Friday, September 04, 2009

Paul Krugman, Nixon, and Health Care Reform

On Monday, Paul Krugman wrote in his New York Times op-ed that the political climate and the tone of the health care reform debate has sunk to such depths that it makes him miss the good old days of Dick Nixon. Hyperbole, to be sure, because much of the trouble of the health care system can be traced back to the days of good old Dick.

In spite of what Nixon might have said in public, his more private thoughts and conversations exemplify the old Republican approach to everything in life: it's all good, if it gives the appearance of fairness and makes corporations more money. See the transcript below.

(Emphasis below added)

President Nixon: “[...] You know I’m not to keen on any of these damn medical programs.”

Ehrlichman: “This, uh, let me, let me tell you how I am …”

President Nixon: [Unclear.]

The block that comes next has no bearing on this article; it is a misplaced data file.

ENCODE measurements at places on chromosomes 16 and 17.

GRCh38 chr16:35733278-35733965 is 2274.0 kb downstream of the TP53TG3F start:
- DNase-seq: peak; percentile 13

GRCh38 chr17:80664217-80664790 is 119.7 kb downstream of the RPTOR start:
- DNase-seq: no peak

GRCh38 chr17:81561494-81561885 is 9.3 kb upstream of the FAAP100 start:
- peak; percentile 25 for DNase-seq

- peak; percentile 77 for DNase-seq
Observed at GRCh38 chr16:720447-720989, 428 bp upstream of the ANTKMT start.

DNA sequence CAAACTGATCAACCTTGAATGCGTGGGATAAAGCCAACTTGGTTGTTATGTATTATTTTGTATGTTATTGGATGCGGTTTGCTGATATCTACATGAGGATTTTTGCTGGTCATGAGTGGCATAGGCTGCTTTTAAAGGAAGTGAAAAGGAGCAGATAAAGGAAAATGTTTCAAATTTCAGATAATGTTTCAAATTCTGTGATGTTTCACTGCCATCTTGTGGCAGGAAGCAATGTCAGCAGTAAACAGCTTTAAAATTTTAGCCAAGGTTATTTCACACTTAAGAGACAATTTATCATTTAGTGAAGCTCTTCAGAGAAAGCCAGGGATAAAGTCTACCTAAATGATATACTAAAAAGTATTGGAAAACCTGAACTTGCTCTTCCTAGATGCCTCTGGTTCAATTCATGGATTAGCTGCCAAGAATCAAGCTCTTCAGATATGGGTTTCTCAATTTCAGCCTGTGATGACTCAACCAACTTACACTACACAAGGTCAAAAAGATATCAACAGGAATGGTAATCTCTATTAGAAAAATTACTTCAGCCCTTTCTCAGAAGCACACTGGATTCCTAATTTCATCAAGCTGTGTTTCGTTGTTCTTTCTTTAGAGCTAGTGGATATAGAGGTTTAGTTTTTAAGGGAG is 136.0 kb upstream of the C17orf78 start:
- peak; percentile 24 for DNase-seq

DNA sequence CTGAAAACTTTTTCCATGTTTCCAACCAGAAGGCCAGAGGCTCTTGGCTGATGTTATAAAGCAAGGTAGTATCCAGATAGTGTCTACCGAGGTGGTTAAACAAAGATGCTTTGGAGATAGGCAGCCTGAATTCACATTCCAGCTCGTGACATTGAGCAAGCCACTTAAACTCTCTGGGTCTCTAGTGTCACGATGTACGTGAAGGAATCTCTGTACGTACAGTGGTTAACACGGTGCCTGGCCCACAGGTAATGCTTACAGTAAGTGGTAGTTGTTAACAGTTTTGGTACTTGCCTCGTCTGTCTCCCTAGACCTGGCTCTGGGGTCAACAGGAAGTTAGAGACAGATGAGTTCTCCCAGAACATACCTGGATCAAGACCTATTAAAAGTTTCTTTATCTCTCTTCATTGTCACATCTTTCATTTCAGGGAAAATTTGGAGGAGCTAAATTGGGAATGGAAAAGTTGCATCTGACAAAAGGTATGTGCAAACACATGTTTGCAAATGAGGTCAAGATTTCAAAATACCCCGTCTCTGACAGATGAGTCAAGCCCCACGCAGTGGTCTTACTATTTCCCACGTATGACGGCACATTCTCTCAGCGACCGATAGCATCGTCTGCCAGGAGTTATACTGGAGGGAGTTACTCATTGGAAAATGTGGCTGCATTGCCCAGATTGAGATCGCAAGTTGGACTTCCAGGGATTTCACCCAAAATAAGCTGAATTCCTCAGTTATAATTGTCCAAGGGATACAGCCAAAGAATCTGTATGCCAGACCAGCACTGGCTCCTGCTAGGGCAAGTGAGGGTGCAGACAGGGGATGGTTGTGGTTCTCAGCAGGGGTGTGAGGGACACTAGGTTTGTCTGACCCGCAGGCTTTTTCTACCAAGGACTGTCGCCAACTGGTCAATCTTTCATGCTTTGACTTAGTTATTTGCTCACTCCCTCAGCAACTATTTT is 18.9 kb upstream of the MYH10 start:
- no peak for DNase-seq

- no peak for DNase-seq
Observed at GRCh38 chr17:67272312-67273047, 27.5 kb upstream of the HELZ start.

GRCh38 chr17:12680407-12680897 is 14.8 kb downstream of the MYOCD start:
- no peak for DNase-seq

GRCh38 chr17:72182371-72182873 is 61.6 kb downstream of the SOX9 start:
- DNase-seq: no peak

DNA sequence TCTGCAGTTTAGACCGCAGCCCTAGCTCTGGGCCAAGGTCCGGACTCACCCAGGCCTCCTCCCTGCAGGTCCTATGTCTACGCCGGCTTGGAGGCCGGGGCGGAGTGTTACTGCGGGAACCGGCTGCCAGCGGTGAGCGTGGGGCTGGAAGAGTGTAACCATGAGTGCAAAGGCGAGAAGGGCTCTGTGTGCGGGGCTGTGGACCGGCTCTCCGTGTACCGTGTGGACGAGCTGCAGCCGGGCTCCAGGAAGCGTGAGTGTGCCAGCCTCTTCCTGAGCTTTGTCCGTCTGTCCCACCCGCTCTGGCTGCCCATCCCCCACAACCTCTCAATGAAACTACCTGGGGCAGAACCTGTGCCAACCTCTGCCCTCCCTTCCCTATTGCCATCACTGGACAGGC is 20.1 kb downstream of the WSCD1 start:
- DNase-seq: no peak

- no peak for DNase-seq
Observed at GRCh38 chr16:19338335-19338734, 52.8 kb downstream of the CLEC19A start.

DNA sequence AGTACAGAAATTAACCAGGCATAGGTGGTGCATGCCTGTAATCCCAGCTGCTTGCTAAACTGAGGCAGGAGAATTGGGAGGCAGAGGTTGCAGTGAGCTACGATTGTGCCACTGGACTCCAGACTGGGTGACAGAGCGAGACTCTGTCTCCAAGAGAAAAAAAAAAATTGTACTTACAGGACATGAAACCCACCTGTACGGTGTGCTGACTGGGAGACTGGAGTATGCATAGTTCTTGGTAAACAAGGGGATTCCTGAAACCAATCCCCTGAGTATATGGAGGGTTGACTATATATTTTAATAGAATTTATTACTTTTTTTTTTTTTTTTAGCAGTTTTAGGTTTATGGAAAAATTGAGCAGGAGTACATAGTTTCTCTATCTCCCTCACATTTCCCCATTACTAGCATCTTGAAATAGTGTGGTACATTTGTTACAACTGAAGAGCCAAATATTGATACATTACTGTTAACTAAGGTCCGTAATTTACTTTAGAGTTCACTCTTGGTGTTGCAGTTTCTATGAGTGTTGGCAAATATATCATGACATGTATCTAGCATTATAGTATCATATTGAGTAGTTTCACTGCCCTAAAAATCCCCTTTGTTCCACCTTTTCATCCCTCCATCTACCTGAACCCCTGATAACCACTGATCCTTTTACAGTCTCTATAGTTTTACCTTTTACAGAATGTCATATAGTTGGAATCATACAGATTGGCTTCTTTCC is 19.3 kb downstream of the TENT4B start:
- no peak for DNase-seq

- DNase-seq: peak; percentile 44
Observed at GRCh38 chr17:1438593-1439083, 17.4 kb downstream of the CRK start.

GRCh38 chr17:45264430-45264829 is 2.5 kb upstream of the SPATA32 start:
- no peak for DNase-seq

Ehrlichman: “This … this is a …”

President Nixon: “I don’t [unclear] …”

Ehrlichman: “… private enterprise one.”

President Nixon: “Well, that appeals to me.”

Ehrlichman: “Edgar Kaiser is running his Permanente deal for profit. And the reason that he can … the reason he can do it … I had Edgar Kaiser come in … talk to me about this and I went into it in some depth. All the incentives are toward less medical care, because …”

President Nixon: [Unclear.]

Ehrlichman: “… the less care they give them, the more money they make.”

President Nixon: “Fine.” [Unclear.]

Ehrlichman: [Unclear] “… and the incentives run the right way.”

President Nixon: “Not bad.”

[Source: University of Virginia Check - February 17, 1971, 5:26 pm - 5:53 pm, Oval Office Conversation 450-23. Look for: tape rmn_e450c.]

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